But even if you’re uncomfortable with Metrocard scalping, isn’t the logical move for every monthly Metrocard user who is able to purchase 12 at once for his personal use?
If you don’t have $972 all at once to pull this off (fancy that), compare the APR on your credit card to the $22 savings you’ll gain every month. For instance:If you have a credit card with an APR of 18%, divide 18% by 12 to get the monthly periodic rate of 1.5%.Now say you buy 12 monthly Metrocards this month. Your balance is $972. Your finance charge is $14.58 — a fine savings over the $22 extra you’d have to pay for a new Metrocard. But it gets better! Because, if you simply pay to the card some amount of money in between the $81 you would have paid anyway, and the $103 you’re avoiding, the balance will go down, and your savings will increase every month! Said another way, the first month, you’re paying finance charges on all 12 cards, but the second month, you’re only paying finances charges on 11 cards, etc….
In actual numbers: The first month, when you owe $972, let’s take the money you would have paid for the $81 Metrocard and pay that to the credit card, and then let’s also be responsible and take care of that $14.58. So far, you’ve saved $7.42. The second month, you owe $891 (the original $972, minus the $95.58 you paid). Your finance charge is $13.37. Go ahead and pay $81 plus the $13.37 to the card — you’ve saved $8.63, or a cumulative total of $16.05! The third month, your balance is $729 and your finance charge is $10.94. Pay $81 plus the finance charge, and you’ve saved $11.06, or a cumulative total of $27.11! And this is allowing for a credit card with a usurious 18% APR!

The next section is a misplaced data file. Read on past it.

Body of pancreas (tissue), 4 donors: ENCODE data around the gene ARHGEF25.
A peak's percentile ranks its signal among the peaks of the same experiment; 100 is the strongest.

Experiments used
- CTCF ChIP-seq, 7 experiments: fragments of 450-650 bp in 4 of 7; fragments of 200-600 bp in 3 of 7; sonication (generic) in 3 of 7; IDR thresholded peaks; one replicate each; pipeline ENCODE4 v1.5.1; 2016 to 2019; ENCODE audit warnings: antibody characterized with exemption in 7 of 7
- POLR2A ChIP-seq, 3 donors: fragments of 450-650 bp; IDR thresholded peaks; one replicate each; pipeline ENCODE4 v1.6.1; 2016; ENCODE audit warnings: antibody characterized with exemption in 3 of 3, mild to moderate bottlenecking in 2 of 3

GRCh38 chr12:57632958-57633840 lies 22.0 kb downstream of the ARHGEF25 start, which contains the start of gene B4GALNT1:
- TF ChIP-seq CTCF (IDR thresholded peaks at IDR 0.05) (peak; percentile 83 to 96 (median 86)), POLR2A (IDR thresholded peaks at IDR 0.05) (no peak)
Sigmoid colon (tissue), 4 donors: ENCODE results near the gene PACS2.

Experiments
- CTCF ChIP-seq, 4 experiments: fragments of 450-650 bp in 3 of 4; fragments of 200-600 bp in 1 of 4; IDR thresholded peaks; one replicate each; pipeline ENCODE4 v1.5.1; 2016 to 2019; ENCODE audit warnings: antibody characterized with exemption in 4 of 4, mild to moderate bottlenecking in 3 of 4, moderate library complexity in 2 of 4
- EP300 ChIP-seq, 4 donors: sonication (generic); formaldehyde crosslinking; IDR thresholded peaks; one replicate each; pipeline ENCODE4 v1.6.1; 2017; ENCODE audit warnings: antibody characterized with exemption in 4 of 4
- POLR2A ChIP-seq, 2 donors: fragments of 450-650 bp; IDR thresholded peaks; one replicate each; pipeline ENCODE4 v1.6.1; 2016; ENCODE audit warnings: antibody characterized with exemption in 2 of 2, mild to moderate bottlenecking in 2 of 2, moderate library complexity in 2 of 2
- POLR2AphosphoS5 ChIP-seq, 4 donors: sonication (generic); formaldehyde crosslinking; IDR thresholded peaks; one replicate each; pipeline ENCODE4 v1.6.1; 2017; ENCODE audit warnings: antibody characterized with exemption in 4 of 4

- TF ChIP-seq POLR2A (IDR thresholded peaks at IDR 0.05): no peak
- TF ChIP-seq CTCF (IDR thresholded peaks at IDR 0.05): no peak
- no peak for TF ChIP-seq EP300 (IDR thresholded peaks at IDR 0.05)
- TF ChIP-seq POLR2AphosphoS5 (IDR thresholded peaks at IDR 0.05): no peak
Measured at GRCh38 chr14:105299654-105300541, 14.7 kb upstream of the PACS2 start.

Of course, few people pay off their credit cards with the discipline they originally intend when making large purchases in the first place. However, if you actually just have $972, you should really go buy a dozen Metrocards (or, if you’re less than halfway through a card now, maybe just 11 cards, to be safe).
Update: Don’t do that. I stand by all the math above, but I’ve been informed that the MTA is onto this plan, and will set “sunset dates” by which cards purchased at the old price must be swiped. I imagine that if you wanted to (illicitly) Metrocard-scalp, you could probably still do it for a month or two until the dates kicked in.
I hope you’ve enjoyed today’s consumer math post.